The defendants have moved to dismiss the Amended Complaint based upon the exclusivity provision of Tenn. Code Ann. § 50-6-108. This statute provides that workers' compensation insurance benefits are the exclusive remedy for individuals who are injured while working, unless there is actual intent of the employer to injure the employee. See Valencia v. Freeland and Lemm Constr. Co., 108 S.W.3d 239, 242 (Tenn. 2003) (citing Liberty Mut. Ins. Co. v. Stevenson, 368 S.W.2d 760 (Tenn. 1963)). The defendants contend that the Amended Complaint should be dismissed because Wagner has only asserted claims for ordinary negligence and has failed to bring any claim involving actual intent. The defendants invoke the "borrowed servant" or "loaned employee" doctrine ("Borrowed Servant Doctrine"), under which a plaintiff's status as a temporary employee does not negate the exclusivity of the workers' compensation system, if it is determined that an employee's actual employer lends the employee to a "special employer" to perform certain duties. The defendants claim that they are Wagner's "special employer" for purposes of the Borrowed Servant Doctrine. In response, Wagner essentially argues that there are insufficient grounds at this stage of the case for the court to find that he is a borrowed servant of the defendants.


In deciding a motion to dismiss for failure to state a claim under Rule 12(b)(6), the court will "construe the complaint in the light most favorable to the plaintiff, accept its allegations as true, and draw all reasonable inferences in favor of the plaintiff." Directv, Inc. v. Treesh, 487 F.3d 471, 476 (6th Cir. 2007); Inge v. Rock Fin. Corp., 281 F.3d 613, 619 (6th Cir. 2002). The Federal Rules of Civil Procedure require only that a plaintiff provide "a short and plain statement of the claim' that will give the defendant fair notice of what the plaintiff's claim is and the grounds upon which it rests." Conley v. Gibson, 355 U.S. 41, 47 (1957). The court must determine only whether "the claimant is entitled to offer evidence to support the claims, " not whether the plaintiff can ultimately prove the facts alleged. Swierkiewicz v. Sorema N.A., 534 U.S. 506, 511 (2002) (quoting Scheuer v. Rhodes, 416 U.S. 232, 236 (1974)).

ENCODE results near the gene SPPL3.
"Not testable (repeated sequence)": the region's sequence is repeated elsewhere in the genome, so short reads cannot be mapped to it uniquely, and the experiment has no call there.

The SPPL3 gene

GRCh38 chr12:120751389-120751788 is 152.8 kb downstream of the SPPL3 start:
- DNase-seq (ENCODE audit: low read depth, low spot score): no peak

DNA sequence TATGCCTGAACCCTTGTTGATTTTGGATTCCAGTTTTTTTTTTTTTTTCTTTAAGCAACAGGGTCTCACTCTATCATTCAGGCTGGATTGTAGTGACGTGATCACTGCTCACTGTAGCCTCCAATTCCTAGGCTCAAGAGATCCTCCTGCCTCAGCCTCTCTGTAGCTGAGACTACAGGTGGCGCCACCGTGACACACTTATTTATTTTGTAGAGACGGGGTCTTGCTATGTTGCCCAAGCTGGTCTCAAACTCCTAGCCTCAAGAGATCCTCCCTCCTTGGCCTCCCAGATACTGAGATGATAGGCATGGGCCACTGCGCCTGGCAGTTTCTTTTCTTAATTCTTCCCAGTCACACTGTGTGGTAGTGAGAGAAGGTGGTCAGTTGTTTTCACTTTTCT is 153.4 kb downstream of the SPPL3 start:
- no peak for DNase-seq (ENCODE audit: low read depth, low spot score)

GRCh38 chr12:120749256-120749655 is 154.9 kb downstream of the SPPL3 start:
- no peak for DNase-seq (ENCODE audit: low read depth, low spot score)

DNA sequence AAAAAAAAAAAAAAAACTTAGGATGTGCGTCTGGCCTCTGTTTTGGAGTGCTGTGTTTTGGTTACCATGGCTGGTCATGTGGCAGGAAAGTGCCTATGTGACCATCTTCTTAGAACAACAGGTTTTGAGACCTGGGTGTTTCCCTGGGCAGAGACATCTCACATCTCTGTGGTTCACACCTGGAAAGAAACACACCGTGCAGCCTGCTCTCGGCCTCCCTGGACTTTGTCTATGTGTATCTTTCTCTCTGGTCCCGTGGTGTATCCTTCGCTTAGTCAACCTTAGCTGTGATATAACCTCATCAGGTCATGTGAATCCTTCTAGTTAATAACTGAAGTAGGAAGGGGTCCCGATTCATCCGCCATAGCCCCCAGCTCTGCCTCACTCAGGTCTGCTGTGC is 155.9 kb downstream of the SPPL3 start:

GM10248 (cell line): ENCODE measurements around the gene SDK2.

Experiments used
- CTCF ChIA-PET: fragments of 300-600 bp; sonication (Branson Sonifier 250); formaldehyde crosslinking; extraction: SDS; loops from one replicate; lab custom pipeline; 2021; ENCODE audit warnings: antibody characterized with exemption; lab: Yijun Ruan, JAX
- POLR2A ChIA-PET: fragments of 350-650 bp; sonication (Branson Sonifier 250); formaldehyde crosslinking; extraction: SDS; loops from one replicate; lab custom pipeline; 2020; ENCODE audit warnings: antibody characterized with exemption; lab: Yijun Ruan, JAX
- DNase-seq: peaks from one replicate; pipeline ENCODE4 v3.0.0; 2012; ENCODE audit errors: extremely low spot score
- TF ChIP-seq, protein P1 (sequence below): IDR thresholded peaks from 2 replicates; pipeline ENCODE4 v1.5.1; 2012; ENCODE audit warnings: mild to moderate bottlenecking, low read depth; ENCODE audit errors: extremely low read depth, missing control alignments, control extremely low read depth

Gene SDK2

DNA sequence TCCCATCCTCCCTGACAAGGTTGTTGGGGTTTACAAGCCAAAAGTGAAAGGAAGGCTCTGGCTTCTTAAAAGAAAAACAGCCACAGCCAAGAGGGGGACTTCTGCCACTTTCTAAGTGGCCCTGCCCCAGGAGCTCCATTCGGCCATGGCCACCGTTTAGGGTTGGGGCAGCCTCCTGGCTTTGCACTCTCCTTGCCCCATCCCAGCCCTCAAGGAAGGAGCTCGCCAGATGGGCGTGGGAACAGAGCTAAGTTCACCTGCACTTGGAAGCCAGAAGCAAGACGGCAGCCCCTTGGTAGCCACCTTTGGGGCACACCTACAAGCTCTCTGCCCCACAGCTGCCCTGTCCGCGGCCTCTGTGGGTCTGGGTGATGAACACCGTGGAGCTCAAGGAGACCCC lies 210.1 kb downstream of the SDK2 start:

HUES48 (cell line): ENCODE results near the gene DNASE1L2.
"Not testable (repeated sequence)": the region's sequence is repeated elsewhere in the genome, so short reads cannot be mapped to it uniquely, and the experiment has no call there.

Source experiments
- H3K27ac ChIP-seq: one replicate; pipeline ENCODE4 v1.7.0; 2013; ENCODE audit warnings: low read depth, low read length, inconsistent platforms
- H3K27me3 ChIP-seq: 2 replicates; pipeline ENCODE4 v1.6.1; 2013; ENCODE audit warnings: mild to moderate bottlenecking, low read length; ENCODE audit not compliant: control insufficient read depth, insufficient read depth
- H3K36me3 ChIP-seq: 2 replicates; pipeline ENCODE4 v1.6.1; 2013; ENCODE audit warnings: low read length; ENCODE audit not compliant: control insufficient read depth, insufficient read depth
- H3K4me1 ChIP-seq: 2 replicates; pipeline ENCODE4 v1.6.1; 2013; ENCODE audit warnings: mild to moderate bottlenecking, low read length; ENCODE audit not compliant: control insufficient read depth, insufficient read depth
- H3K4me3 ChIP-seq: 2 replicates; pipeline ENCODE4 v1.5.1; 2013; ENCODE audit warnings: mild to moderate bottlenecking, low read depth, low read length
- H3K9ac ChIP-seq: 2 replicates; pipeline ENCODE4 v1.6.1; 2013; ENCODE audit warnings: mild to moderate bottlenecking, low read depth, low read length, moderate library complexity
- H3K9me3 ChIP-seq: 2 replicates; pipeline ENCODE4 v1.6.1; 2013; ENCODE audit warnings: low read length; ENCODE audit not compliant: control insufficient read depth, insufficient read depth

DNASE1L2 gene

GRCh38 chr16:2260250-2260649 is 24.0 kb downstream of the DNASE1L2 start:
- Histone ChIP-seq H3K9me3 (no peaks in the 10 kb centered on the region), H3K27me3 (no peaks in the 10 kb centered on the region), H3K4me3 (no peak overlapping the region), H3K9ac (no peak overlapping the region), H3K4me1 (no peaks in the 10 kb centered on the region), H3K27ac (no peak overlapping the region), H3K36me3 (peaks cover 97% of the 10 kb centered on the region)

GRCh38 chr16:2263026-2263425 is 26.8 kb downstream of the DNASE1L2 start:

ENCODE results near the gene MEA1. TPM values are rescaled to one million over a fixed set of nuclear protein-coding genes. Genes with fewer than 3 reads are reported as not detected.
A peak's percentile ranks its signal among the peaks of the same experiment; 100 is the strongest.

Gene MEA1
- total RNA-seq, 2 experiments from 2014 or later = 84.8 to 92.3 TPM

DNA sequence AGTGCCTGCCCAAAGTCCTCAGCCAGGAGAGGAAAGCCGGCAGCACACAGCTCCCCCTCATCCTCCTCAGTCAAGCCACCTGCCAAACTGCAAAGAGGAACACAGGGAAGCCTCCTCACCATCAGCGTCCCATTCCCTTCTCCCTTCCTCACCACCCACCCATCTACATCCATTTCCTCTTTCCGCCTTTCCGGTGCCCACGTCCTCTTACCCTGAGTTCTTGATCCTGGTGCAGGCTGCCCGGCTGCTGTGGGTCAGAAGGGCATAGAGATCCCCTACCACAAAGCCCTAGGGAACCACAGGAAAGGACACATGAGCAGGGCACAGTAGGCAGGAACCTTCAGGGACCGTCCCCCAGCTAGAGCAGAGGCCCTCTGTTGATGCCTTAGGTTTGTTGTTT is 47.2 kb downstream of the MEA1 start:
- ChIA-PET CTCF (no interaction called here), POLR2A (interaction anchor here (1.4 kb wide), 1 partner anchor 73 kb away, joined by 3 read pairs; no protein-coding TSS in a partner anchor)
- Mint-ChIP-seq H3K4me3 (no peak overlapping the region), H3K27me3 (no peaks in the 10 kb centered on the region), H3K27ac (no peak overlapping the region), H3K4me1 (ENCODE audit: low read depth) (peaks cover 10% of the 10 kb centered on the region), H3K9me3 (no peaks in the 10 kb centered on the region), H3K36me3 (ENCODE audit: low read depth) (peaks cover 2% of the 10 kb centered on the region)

A complaint's allegations, however, "must be enough to raise a right to relief above the speculative level." Bell Atlantic Corp. v. Twombly, 550 U.S. 544, 555 (2007). To establish the "facial plausibility" required to "unlock the doors of discovery, " the plaintiff cannot rely on "legal conclusions" or "[t]hreadbare recitals of the elements of a cause of action, " but, instead, the plaintiff must plead "factual content that allows the court to draw the reasonable inference that the defendant is liable for the misconduct alleged." Ashcroft v. Iqbal, 556 U.S. 662, 678-79 (2009). "[O]nly a complaint that states a plausible claim for relief survives a motion to dismiss." Id. at 1950.


The Borrowed Servant Doctrine applies if (1) an employee has made a contract of hire, express or implied, with the special employer, (2) the work being done by the employee is essentially that of the special employer, and (3) the special employer has the right to control the details of the employee's work. Catlett v. Indem. Ins. Co. of N. Am., 813 S.W.2d 411, 414-15 (Tenn. 1991) (citing Winchester v. Seay, 409 S.W.2d 378 (Tenn. 1966)); Bennett v. Mid-South Terminals Corp., 660 S.W.2d 799, 801 (Tenn.App. 1983). Once these elements are satisfied, the special employer is treated as the employer's direct employer for purposes of the exclusivity of the workers' compensation system. Bennett, 660 S.W.2d at 802 (citing Carpenter v. Hooker Chem. & Plastics Corp., 553 S.W.2d 356 (Tenn.App. 1977)).